By Hanoch Levin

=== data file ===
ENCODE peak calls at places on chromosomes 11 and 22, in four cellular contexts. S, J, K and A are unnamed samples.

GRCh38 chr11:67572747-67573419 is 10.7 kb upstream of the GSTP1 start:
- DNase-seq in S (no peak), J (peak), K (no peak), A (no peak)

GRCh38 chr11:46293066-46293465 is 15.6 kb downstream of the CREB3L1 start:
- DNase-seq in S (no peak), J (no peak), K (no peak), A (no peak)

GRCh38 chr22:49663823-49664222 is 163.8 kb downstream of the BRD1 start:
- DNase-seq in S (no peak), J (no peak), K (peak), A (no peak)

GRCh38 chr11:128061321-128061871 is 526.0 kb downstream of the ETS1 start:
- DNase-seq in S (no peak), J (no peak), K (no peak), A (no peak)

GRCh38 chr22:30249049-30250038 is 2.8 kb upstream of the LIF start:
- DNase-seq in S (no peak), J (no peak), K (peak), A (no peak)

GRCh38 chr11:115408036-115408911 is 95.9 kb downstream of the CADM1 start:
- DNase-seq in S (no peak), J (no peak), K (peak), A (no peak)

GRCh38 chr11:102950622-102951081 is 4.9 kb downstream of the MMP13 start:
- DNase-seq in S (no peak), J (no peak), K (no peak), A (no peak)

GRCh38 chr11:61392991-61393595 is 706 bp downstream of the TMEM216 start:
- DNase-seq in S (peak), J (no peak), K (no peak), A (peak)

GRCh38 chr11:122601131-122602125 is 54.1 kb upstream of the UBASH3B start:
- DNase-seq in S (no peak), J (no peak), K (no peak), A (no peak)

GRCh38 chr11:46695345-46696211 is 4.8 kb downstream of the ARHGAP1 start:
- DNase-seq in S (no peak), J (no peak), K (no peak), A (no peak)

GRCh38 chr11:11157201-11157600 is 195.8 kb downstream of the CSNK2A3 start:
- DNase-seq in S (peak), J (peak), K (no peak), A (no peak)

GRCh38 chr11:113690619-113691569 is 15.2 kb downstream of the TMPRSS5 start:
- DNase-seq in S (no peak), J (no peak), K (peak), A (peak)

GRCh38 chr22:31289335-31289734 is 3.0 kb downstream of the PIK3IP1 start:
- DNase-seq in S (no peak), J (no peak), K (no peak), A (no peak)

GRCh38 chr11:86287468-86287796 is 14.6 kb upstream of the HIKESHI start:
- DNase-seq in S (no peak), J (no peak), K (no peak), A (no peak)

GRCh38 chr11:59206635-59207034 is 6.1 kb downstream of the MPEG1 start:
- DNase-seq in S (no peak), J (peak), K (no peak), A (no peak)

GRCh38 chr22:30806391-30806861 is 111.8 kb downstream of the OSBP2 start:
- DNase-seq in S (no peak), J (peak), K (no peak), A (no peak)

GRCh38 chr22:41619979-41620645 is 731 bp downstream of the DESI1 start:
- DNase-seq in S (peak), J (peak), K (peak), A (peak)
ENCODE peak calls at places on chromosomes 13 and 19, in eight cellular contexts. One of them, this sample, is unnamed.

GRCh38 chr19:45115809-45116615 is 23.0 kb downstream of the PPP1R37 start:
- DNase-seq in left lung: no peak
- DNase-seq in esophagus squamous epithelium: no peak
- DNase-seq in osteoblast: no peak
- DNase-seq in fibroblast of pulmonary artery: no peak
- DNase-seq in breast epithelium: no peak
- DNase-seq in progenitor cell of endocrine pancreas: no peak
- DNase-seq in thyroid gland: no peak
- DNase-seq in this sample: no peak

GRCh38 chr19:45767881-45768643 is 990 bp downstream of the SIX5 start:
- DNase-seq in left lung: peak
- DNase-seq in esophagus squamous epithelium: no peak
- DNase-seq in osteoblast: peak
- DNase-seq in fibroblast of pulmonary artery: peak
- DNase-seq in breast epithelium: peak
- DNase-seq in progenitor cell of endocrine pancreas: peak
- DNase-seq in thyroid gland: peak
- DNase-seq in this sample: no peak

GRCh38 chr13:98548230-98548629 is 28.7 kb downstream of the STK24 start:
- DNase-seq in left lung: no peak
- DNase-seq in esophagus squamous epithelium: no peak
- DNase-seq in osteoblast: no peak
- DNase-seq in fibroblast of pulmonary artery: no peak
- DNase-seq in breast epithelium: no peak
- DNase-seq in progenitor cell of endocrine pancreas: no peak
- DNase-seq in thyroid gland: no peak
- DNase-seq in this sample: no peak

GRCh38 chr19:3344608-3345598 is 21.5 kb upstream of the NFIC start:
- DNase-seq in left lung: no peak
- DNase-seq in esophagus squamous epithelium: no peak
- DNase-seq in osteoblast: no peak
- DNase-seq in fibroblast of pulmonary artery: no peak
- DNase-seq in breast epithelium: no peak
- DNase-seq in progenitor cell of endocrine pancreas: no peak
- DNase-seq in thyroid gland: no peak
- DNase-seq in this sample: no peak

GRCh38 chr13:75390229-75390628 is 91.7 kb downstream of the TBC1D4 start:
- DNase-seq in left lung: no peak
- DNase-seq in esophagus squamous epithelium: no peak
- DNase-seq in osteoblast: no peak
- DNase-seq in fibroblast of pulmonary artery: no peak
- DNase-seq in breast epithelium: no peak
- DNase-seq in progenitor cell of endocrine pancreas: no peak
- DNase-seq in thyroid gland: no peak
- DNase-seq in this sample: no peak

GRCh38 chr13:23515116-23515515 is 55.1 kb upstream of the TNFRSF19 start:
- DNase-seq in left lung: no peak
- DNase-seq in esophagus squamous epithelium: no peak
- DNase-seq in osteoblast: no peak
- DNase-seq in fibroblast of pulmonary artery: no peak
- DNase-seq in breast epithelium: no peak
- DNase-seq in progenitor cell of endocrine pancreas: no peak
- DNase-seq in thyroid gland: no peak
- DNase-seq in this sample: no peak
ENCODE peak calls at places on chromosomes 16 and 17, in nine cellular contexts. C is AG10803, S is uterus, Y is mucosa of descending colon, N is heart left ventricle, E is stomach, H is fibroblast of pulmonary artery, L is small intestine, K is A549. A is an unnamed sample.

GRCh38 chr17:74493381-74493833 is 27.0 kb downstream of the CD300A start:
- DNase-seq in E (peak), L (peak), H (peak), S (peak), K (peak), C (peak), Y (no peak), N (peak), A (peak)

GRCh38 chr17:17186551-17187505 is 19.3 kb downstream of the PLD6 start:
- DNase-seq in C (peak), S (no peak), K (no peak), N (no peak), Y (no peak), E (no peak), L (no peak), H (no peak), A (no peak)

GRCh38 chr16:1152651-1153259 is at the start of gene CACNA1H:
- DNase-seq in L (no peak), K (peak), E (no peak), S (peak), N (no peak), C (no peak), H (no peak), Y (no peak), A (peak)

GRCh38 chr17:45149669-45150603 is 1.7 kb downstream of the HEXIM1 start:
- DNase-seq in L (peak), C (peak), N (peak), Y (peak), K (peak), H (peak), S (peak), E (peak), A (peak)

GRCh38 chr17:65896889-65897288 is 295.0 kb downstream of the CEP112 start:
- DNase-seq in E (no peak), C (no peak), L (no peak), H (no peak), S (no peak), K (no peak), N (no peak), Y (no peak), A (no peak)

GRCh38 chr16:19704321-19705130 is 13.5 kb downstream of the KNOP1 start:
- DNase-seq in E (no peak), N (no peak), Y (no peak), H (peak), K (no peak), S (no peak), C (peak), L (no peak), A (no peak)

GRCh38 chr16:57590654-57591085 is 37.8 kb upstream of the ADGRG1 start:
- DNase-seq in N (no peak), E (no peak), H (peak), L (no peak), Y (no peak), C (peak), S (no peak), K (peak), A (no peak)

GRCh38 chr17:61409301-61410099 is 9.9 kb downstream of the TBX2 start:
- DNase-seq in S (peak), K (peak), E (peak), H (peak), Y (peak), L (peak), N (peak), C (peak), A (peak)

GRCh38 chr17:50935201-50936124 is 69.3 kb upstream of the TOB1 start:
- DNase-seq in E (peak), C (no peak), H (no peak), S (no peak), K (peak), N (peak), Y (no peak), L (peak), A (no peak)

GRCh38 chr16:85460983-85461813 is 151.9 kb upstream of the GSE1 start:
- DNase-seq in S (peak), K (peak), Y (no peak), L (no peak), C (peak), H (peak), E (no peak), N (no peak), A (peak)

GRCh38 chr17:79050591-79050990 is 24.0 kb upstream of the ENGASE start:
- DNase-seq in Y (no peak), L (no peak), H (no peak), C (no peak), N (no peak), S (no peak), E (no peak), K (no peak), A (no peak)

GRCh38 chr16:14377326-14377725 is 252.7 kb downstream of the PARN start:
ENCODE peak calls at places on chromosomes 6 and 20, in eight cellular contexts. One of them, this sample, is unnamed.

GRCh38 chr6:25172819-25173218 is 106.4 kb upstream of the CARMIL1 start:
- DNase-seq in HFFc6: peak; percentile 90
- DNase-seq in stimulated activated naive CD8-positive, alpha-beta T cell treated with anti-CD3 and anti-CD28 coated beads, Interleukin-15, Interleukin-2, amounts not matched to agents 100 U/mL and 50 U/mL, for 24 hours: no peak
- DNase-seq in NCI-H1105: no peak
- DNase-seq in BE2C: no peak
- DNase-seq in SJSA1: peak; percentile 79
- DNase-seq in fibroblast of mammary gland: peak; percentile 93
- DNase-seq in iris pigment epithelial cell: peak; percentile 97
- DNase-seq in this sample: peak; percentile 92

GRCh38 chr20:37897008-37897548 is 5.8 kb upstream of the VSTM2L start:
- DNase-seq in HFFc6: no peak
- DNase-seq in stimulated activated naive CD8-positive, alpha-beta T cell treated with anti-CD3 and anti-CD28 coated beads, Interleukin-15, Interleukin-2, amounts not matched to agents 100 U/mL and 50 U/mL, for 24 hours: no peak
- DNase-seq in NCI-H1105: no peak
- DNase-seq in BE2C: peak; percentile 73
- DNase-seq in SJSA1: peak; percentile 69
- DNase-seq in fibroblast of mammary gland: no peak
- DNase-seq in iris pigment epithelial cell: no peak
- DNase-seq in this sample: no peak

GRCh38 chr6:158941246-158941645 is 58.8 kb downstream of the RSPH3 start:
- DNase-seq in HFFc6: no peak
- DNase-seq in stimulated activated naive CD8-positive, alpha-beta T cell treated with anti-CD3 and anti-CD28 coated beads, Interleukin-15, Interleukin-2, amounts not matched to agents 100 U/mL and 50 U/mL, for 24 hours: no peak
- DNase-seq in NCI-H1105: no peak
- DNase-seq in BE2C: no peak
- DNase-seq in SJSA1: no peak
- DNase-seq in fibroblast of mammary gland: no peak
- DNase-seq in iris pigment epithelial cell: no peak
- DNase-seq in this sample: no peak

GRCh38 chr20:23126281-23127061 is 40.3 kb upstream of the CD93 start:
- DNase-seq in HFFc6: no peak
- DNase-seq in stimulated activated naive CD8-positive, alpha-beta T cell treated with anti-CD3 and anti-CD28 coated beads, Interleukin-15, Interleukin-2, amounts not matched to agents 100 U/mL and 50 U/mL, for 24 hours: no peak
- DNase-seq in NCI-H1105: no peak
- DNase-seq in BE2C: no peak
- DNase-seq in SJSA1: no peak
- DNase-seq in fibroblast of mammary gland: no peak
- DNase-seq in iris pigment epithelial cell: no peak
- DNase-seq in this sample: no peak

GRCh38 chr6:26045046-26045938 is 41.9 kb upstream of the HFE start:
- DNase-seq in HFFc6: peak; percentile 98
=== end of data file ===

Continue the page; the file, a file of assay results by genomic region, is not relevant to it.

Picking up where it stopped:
The Old Man, a coffin-maker in the small town of Poopkah, has been married to his wife, the Old Woman for fifty-two years, but it is not until she falls deathly ill that he begins to contemplate what their life together could have been. They travel to the nearby town of Kloopkah to seek help from the Medic, hitching a ride with the Wagoner, but the Medic, lazy and overwhelmed with requests, can only offer powders and compresses to fight off the flu, typhoid and malaria. The Old Man and Old Woman return home with nothing and the Old Woman soon dies and is taken away by three cherubs. For the rest of the play, this scenario of death continues. The Old Man soon meets a Mother of seventeen with a sick baby. They travel back to Kloopkah, again thanks to the Wagoner, whose wagon is alternatively filled with whores or drunks. The Medic can’t help the baby, it dies and is taken away by the cherubs. The Old Man again contemplates death, life and the higher purposes of the universe. Then he is taken ill himself, he visits the Medic and the Medic denies him adequate treatment. As the play ends, the Old Man dies and is taken away by the cherubs.